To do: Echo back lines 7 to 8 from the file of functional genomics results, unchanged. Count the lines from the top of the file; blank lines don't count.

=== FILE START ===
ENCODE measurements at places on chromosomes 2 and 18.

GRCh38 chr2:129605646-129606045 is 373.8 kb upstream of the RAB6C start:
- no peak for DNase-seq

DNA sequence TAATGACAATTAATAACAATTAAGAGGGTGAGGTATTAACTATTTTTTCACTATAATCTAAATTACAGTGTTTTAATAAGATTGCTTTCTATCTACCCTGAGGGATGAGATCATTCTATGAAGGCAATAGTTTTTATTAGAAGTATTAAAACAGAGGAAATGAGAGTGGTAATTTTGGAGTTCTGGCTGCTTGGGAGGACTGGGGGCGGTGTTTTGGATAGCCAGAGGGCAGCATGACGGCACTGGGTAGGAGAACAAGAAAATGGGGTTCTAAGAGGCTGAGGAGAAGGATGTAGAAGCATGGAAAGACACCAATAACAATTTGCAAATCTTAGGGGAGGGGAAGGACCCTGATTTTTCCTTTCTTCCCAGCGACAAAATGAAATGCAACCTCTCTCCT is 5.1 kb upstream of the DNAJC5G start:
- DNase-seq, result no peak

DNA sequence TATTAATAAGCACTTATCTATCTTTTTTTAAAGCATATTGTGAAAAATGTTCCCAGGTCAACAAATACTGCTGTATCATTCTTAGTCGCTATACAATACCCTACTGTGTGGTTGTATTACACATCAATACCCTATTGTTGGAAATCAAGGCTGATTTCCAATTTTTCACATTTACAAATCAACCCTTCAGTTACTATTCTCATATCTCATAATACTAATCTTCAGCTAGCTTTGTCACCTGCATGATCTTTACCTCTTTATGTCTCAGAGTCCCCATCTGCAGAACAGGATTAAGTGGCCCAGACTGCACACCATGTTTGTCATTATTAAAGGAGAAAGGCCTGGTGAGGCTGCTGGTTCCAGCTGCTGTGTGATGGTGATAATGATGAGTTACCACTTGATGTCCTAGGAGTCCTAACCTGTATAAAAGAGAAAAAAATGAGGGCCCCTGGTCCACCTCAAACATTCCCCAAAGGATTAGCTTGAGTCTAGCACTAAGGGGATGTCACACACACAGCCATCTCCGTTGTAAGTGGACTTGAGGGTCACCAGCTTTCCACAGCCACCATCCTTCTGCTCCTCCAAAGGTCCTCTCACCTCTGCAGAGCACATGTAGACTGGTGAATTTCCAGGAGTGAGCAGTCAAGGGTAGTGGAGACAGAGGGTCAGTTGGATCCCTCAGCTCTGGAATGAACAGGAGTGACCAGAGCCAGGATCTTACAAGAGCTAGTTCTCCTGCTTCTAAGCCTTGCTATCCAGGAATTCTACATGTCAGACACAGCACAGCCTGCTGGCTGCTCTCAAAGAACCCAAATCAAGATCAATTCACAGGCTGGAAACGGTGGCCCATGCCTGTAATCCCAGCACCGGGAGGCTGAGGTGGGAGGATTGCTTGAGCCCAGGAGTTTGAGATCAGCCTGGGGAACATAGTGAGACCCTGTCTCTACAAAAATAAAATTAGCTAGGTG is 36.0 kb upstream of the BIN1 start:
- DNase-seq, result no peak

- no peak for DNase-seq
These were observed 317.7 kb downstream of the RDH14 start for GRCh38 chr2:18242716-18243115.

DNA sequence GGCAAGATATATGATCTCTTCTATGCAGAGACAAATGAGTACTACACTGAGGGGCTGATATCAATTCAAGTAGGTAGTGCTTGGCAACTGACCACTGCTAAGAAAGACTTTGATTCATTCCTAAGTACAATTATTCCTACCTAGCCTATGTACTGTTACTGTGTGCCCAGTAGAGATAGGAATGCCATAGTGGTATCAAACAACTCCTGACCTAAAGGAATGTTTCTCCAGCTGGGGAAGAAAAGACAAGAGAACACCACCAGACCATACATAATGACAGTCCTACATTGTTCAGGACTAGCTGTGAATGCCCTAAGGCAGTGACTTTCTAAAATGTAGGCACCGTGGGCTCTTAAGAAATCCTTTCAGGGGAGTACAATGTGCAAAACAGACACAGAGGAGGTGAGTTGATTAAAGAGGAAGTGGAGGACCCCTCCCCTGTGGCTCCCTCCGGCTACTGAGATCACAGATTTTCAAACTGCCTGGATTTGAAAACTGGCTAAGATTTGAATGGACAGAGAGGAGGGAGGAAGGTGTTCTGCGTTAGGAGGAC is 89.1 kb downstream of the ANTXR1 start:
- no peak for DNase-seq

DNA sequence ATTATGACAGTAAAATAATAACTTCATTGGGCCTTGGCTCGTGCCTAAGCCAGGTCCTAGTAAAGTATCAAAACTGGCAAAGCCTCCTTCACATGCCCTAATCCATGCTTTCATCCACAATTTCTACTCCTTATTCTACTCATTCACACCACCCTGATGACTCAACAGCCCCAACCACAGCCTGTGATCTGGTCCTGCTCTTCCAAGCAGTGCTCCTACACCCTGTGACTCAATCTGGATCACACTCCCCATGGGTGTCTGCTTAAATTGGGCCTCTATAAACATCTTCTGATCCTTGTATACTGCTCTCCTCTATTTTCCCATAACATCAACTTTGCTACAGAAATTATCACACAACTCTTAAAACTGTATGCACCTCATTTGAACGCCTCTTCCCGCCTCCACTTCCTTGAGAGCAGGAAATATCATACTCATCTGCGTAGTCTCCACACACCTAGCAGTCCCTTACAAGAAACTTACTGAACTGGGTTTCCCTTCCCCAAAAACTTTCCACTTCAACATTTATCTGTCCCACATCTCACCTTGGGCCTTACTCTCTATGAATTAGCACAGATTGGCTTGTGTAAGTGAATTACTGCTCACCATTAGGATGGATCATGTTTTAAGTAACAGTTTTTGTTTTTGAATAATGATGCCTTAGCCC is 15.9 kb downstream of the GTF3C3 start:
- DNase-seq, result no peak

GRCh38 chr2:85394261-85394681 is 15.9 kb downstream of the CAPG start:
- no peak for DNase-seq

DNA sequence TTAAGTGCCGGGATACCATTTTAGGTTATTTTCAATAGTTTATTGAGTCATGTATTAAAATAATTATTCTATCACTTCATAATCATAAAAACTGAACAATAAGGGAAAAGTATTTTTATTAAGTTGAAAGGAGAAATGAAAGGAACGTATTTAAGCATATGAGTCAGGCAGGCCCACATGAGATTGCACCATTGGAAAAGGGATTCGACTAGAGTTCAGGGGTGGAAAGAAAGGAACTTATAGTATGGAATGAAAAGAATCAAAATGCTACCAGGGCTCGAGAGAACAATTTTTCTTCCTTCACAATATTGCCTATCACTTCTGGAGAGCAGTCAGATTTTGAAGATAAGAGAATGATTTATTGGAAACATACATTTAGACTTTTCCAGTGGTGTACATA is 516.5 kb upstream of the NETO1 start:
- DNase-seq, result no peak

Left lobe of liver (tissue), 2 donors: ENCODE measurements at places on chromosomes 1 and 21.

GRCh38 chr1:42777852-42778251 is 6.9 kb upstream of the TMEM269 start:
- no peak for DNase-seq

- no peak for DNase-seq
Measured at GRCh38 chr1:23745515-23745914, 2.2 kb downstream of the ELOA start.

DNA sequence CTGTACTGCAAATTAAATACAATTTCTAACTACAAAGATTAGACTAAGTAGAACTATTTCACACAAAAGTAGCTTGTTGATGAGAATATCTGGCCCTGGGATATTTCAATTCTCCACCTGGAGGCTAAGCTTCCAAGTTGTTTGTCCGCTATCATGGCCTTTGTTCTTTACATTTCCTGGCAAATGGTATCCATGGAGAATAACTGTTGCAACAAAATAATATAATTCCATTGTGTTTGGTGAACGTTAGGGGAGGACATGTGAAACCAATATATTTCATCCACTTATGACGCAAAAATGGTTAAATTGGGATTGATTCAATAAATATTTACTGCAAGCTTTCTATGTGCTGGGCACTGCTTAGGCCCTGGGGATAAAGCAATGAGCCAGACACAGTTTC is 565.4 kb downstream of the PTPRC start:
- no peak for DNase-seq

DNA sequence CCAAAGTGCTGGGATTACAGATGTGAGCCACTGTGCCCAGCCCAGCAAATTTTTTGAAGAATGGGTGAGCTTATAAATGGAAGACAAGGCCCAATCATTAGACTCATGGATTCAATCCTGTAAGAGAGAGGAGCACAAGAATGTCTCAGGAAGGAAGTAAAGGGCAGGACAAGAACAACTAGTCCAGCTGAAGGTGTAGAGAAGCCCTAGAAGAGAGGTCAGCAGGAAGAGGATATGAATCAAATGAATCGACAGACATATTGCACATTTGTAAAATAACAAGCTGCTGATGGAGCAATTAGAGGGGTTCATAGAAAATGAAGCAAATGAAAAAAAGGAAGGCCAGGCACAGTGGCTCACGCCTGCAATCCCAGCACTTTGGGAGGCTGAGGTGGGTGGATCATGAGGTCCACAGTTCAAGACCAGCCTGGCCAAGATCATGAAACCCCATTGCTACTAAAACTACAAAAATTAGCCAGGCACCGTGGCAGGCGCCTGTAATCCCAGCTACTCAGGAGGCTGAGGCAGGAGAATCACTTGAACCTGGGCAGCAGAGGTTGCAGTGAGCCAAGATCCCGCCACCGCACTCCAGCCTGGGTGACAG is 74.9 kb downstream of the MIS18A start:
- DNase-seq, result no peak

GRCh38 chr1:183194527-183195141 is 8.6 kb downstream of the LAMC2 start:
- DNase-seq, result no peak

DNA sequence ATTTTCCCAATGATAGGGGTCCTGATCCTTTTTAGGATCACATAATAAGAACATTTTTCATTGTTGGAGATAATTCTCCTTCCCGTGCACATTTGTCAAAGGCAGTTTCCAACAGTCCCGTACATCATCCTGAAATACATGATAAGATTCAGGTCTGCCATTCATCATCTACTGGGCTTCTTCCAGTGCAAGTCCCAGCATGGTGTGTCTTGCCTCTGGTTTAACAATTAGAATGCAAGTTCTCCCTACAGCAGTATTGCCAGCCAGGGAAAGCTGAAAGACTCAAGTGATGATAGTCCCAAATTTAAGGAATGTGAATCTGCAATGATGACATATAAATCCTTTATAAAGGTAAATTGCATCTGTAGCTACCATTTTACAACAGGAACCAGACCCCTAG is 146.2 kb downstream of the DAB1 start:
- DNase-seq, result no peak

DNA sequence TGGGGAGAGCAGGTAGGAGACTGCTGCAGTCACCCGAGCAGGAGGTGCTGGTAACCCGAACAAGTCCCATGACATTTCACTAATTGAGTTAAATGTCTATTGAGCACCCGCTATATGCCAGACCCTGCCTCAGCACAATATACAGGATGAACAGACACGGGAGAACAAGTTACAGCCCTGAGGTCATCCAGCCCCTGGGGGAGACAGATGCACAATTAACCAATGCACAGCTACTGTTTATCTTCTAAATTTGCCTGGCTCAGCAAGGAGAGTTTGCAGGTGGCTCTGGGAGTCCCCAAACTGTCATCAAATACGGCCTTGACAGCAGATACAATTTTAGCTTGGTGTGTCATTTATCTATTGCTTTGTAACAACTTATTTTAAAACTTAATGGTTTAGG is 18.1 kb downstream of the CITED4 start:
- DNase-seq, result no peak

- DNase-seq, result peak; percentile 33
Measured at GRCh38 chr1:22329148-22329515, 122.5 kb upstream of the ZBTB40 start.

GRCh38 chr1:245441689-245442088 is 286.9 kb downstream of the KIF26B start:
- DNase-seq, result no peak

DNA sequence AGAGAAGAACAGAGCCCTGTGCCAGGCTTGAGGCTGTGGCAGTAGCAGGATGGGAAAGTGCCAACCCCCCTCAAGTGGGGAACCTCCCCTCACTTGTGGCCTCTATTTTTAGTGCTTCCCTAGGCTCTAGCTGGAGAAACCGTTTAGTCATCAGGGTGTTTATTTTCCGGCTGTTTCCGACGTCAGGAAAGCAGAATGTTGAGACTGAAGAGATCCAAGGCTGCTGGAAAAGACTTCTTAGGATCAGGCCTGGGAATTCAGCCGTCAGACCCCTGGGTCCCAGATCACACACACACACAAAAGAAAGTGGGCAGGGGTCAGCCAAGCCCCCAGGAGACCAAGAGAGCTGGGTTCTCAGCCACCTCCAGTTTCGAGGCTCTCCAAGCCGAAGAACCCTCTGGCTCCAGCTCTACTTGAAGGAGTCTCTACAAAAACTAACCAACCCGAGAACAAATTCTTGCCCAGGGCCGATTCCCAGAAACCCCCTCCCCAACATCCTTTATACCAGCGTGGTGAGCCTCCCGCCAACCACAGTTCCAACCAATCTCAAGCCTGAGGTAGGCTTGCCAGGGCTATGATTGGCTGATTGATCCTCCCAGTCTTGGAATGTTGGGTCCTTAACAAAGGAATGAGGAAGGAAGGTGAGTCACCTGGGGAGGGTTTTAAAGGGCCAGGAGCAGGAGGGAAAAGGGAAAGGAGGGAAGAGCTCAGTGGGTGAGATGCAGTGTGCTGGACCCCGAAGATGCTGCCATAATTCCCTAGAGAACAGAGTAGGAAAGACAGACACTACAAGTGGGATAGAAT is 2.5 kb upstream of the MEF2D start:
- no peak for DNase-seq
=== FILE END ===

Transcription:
- DNase-seq, result no peak

- no peak for DNase-seq